So now, look at when the callback function is being called, near the bottom, you’ll notice that we aren’t calling that outside function with an argument. But when we defined it, we told it that it’s going to take an argument. So what gives? Well, when we call doThing and provide the two arguments, we’re using that array as the first argument, but the second argument is the NAME of a function that’s been defined, but we aren’t calling it here. It’s called when the callback function runs, and that argument that holds the function, justArray or addArray, matches the name of the parameter. Remember, that the compiler calls that parameter name with parentheses and THAT is what calls it.

Now, we’re going to back up and look at the main doThing function again. Let’s say that the function we’re passing in is addArray, so we’d do so by writing doThing(itemsArray, addArray). At this point in time, addArray is just an argument name. But when the callback function reaches the point in the code where it says to do callback() WITH THE PARENTHESES, the compiler says “Oh, that parameter is going to be called as a function” and runs it. If you try to run this argument without it being an actual function, the compiler will error out and tell you that the argument you tried to use is not a function. So, in essence, this is what running the callback function looks like.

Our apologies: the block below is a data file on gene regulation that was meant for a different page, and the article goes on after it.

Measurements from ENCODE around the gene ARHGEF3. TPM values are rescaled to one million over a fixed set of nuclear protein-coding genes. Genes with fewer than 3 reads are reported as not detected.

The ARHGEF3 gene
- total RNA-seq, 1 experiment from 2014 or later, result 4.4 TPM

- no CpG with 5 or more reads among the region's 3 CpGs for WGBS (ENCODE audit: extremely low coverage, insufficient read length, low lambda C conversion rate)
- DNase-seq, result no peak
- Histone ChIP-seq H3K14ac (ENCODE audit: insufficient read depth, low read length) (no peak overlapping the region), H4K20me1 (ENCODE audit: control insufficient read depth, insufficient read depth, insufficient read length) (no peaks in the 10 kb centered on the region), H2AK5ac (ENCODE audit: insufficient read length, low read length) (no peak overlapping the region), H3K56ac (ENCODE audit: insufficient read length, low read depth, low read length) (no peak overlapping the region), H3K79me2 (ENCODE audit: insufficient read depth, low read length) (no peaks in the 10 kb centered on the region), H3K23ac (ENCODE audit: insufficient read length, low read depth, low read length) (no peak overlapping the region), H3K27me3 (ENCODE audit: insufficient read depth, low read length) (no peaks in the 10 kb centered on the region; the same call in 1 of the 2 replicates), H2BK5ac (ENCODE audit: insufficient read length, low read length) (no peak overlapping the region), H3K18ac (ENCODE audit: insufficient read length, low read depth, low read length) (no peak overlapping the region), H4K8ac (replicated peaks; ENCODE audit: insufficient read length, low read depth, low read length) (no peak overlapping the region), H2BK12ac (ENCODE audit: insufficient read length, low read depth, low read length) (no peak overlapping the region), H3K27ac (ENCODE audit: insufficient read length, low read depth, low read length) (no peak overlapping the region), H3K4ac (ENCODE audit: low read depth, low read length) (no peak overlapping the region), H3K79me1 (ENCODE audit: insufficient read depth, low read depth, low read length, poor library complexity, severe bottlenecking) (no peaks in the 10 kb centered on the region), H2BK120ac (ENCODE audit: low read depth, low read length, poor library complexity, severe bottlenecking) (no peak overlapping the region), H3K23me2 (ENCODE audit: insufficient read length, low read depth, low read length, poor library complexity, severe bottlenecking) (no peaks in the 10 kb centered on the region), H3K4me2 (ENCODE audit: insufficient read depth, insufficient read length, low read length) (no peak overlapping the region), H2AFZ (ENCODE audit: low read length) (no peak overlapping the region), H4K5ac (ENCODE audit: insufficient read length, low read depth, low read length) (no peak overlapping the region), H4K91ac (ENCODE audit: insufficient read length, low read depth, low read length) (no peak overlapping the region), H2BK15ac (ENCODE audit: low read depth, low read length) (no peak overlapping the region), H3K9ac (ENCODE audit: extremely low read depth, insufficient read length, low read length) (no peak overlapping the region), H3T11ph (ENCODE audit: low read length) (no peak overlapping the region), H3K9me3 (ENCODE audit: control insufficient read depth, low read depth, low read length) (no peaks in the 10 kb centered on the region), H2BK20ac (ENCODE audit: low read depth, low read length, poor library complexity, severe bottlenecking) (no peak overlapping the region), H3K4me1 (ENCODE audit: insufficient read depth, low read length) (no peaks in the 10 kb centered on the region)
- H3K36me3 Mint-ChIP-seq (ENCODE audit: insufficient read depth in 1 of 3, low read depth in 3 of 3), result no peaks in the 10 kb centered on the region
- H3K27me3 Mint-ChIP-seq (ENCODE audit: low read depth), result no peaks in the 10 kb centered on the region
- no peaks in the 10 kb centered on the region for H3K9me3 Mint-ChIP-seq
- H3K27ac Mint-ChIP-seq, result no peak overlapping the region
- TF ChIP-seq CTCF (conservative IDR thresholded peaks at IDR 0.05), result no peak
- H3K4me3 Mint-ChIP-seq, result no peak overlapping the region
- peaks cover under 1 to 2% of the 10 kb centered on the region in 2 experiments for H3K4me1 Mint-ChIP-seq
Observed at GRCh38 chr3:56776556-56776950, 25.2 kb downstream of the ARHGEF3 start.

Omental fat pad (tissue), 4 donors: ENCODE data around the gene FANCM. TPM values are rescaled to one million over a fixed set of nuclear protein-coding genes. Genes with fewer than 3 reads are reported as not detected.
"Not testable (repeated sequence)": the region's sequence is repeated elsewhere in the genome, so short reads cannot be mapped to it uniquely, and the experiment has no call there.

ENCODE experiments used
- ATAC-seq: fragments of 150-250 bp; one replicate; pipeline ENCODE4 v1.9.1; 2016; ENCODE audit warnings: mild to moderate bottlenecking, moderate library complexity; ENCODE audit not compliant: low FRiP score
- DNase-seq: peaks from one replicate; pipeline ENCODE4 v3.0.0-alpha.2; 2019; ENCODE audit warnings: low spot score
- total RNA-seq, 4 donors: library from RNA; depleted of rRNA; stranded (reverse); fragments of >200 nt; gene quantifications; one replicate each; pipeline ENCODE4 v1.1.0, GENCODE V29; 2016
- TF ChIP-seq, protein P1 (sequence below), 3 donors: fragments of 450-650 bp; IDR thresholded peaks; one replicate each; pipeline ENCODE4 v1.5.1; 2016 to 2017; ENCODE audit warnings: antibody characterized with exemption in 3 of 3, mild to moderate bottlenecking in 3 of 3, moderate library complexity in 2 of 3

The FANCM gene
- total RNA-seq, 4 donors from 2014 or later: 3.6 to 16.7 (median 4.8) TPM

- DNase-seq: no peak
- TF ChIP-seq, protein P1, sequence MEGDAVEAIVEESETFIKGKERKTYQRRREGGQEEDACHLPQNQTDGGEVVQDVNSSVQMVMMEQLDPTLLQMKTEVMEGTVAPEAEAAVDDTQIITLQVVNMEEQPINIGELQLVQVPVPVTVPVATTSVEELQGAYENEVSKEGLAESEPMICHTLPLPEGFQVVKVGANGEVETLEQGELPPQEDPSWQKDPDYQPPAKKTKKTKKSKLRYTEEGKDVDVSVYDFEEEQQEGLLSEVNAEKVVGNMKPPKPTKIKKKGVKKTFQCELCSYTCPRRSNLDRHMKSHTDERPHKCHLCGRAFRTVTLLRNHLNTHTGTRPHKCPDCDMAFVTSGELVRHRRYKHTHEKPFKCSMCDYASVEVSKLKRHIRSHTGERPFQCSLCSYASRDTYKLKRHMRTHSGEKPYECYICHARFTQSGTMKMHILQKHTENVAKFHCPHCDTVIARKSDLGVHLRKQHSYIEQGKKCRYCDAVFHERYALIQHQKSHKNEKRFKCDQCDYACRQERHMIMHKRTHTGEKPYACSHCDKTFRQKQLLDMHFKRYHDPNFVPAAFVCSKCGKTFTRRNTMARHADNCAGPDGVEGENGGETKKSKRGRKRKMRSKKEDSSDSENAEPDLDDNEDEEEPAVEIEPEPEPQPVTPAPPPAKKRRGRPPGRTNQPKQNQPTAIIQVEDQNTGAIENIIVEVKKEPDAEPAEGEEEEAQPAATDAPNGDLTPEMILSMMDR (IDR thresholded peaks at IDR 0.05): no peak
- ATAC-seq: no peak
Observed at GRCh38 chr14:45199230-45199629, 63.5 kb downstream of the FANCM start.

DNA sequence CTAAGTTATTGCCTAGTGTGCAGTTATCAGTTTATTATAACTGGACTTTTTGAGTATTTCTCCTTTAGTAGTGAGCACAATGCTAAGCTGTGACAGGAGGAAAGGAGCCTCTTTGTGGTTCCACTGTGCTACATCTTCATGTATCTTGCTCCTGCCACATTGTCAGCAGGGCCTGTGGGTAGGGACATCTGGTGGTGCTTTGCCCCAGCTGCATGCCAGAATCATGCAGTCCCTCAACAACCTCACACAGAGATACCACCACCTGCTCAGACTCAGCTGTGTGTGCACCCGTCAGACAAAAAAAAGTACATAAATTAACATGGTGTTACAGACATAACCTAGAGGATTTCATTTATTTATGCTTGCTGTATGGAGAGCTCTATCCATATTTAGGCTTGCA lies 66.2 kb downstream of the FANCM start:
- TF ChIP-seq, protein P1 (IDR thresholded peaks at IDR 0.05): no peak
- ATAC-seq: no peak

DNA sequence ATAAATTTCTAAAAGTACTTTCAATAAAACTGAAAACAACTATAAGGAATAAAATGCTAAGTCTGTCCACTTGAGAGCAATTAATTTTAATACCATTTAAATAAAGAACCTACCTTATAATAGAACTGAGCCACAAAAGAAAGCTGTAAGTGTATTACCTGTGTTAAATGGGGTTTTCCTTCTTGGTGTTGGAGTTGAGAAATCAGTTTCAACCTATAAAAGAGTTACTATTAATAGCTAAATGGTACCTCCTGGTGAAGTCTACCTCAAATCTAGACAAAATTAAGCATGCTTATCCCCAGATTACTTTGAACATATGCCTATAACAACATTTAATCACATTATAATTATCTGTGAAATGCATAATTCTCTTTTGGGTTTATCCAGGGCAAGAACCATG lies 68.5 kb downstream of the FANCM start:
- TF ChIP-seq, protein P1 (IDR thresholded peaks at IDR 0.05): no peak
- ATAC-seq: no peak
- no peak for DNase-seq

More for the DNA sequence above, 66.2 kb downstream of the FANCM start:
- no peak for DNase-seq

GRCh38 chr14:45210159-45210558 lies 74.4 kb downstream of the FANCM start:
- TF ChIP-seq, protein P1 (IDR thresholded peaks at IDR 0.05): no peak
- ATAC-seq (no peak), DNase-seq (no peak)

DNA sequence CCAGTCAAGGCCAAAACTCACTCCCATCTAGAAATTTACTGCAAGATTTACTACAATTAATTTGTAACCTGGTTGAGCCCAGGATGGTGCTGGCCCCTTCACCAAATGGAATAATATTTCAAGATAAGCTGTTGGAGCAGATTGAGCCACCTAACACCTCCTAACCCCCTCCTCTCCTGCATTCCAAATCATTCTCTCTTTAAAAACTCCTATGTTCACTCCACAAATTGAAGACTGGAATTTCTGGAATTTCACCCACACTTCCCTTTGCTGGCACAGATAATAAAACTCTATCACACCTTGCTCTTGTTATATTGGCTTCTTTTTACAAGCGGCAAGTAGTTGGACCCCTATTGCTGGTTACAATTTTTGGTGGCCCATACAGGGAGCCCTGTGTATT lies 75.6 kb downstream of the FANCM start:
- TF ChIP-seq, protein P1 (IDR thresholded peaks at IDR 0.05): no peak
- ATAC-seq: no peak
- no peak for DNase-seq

So that’s how they work. Before I wrap up here, let’s look at a practical example of how you’ll use a callback function in the wild.

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This is one of the most common and perhaps most basic things you’ll use callback functions for. In fact, I used eventListeners for awhile before actually knowing how they worked, or that they were even considered callback functions. First, we grab an element from the DOM that we can add a click to, then we define what we want that click to actually do. In this case, it’s going to make your browser open an alert box that says The event occurred!.